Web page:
Russell Brand discusses the Dalai Lama
Comedian Russell Brand has shared a stage with the Dalai Lama in front of a crowd of young people in Manchester.
Brand, known for his bawdy humour, introduced the Tibetan spiritual leader and hosted a question and answer session at Manchester Arena.
The Dalai Lama's representatives said they chose Brand because he had proved "the power of spirituality to effect change in his own life".
The event was intended to spread a message of "non-violence and dialogue".
The exiled spiritual leader has led a lifelong campaign for the rights of Tibetan people. But the Chinese government accuses him of trying to split Tibet from the rest of China.
Brand spoke to the BBC before the event about his involvement with Dalai Lama.
How did you get involved with the Dalai Lama?
Russell Brand: "The Dalai Lama's people approached me and said, 'Do you want to do this event with the Dalai Lama?'
"And, amazingly, I said yes because he's the living incarnation of Buddha and I thought, if you're around the Dalai Lama, that can only be good for your spiritual quest through life. He's an amazing diplomat, an incredible activist, a wonderful human being and an inspiration to us all."
The pairing has raised a few eyebrows.
"Yes, eyebrows have shot through the roof. Some people can't tell their eyebrows from their hairline any more. Some peoples' eyebrows are on the ceiling."
Are you a Buddhist?
"No, I don't have any kind of theology or religion yet, I'm just learning all about it."
I gather that you practise meditation.
"I do transcendental meditation, which is, I suppose, derived from Vedic or Ayurvedic principles, which is sort of Hindu principles. I also do a lot of Kundalini yoga.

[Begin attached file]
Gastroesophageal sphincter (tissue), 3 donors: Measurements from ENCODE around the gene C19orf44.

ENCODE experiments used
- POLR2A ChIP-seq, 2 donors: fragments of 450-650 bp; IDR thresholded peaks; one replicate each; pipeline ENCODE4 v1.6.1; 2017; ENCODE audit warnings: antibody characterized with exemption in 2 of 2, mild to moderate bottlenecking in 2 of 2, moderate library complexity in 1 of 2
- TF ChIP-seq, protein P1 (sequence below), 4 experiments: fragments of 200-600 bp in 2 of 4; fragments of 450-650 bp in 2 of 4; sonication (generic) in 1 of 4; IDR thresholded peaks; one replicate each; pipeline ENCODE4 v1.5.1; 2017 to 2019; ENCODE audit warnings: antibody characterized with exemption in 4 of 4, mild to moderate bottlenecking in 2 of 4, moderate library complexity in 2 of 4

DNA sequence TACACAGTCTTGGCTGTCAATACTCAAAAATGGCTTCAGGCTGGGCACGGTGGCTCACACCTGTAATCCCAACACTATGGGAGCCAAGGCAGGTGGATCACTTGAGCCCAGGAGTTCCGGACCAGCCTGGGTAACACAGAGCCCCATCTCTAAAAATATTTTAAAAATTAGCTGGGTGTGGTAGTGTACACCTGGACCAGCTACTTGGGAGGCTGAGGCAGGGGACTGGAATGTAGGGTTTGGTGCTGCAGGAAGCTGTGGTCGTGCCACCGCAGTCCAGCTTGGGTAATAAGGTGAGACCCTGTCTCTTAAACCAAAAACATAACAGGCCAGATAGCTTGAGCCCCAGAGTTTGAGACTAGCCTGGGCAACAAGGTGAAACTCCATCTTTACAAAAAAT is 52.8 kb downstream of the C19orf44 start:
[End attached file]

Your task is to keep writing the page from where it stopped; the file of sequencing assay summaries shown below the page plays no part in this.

"Them things, they take you there. You know how, if you tuned your radio in, you could listen to Capital Gold or Classic Gold? There are other aspects of consciousness that you can tune yourself into. These new ones I'm listening to are mental."
What do those things give you?
"A sense that you shouldn't worry too much about material things, about what everyone thinks of you, that we're all one - and to be beautiful to one another."
Did you discover them when you were trying to clean your life up?
"Yeah, I think I was steadily heading towards it. All of us have got it in us and we're all heading towards it in one way or another.
"Then different things happen that take you in that direction - because you start to realise that all other forms of happiness are temporary, conditional, transient, illusory forms of happiness. Sexy happiness, druggy happiness, new jacket happiness."
Are you worried that your reputation for wild and outrageous behaviour will be dented if people think you are serious and spiritual?
"I don't mind having a reputation as a serious and spiritual person. I think that would be a nice reputation to have.
"I enjoyed having a reputation as being wild, but these days I try not to worry about what people think in the privacy of their own brain or what they write in the bizarre publicity of their own newspapers, because all of those things are meaningless."
US movie studios are very keen to break into China - is this going to have an impact on your career in films if China takes exception to your involvement with the Dalai Lama?
"You've raised a point that I'd not previously considered. I suppose one has to ultimately think, what's more important, the freedom of a nation or the career of one person?
"And I suppose, really, the freedom of a nation in most people's minds would be more important. And I'm sure I'll be all right with the old acting jobs for film studios. They're just human beings as well. They want what's right deep down. I know people who run film studios.
"I think they would want me to be on a spiritual mission in the end. What's going to happen when all civilisation collapses? We'll be baffled if we've got no spiritual structure to step into, so we've got to work on it."